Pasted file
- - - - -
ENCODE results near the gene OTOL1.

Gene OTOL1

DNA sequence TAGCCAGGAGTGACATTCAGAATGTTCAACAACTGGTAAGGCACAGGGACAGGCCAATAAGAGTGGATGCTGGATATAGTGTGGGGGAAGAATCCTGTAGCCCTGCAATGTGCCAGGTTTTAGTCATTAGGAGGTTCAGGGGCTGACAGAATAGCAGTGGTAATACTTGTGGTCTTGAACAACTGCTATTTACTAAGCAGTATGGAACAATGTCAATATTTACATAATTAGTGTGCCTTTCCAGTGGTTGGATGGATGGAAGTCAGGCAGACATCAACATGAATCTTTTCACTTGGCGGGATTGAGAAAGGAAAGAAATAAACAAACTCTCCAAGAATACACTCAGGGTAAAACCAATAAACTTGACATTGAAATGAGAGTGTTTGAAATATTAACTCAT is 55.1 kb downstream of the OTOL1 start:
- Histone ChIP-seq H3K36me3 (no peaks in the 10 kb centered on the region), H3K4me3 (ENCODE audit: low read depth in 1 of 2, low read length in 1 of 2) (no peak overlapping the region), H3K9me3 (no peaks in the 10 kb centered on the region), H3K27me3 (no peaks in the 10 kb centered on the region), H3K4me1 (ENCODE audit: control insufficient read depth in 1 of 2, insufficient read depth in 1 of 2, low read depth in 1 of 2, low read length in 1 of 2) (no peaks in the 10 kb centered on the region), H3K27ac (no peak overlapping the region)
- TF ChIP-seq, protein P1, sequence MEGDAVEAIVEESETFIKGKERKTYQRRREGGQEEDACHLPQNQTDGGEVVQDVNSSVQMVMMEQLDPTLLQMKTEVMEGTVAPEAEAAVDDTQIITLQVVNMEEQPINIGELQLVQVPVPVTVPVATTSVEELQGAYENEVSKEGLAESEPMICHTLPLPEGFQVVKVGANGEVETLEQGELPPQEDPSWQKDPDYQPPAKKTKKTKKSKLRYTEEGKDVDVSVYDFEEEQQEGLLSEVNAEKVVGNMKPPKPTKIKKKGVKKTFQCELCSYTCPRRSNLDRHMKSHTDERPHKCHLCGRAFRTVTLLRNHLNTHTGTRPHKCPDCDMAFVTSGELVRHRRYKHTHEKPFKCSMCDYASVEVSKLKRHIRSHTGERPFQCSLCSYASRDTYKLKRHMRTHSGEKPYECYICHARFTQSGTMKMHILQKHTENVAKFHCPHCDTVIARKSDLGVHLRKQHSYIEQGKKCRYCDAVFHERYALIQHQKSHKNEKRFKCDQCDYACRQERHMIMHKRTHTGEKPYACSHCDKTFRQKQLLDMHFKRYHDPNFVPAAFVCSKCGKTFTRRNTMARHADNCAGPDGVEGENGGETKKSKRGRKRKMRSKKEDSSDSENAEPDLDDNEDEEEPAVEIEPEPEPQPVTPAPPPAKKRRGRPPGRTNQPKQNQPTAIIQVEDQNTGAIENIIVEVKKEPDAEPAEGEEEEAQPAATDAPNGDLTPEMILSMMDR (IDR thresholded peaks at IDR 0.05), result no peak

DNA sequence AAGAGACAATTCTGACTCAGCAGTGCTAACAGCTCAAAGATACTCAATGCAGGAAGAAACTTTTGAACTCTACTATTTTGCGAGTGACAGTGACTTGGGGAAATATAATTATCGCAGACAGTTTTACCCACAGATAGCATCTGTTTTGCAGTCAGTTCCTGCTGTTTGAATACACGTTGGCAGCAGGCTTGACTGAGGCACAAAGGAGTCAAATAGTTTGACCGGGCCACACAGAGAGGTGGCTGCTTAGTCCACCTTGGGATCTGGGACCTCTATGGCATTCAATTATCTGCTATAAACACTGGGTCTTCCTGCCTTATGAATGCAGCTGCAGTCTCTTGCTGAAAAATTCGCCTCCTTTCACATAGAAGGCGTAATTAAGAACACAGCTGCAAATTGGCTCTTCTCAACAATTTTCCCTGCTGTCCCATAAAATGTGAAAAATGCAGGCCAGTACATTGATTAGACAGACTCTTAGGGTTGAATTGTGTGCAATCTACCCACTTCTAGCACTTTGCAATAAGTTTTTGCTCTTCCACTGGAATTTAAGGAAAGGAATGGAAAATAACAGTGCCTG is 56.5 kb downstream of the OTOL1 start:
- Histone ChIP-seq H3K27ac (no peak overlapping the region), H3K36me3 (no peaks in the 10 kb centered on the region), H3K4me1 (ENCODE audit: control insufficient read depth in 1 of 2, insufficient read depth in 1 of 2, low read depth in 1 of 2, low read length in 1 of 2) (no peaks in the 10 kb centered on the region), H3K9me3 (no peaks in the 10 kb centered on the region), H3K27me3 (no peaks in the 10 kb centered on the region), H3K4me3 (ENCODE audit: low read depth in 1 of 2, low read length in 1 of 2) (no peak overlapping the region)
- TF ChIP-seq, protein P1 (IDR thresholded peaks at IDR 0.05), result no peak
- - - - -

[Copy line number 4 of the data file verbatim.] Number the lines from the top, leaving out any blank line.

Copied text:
- Histone ChIP-seq H3K36me3 (no peaks in the 10 kb centered on the region), H3K4me3 (ENCODE audit: low read depth in 1 of 2, low read length in 1 of 2) (no peak overlapping the region), H3K9me3 (no peaks in the 10 kb centered on the region), H3K27me3 (no peaks in the 10 kb centered on the region), H3K4me1 (ENCODE audit: control insufficient read depth in 1 of 2, insufficient read depth in 1 of 2, low read depth in 1 of 2, low read length in 1 of 2) (no peaks in the 10 kb centered on the region), H3K27ac (no peak overlapping the region)